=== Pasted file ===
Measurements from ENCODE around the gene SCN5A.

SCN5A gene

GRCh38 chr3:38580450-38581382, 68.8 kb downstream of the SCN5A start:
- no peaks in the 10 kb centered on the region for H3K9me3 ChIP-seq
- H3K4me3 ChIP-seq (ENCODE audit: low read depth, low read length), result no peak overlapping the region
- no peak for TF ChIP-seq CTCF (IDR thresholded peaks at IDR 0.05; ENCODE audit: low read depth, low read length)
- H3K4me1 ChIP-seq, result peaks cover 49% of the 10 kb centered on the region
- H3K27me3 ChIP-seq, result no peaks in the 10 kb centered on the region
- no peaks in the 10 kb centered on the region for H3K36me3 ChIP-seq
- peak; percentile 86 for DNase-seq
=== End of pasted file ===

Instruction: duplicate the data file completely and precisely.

Measurements from ENCODE around the gene SCN5A.

SCN5A gene

GRCh38 chr3:38580450-38581382, 68.8 kb downstream of the SCN5A start:
- no peaks in the 10 kb centered on the region for H3K9me3 ChIP-seq
- H3K4me3 ChIP-seq (ENCODE audit: low read depth, low read length), result no peak overlapping the region
- no peak for TF ChIP-seq CTCF (IDR thresholded peaks at IDR 0.05; ENCODE audit: low read depth, low read length)
- H3K4me1 ChIP-seq, result peaks cover 49% of the 10 kb centered on the region
- H3K27me3 ChIP-seq, result no peaks in the 10 kb centered on the region
- no peaks in the 10 kb centered on the region for H3K36me3 ChIP-seq
- peak; percentile 86 for DNase-seq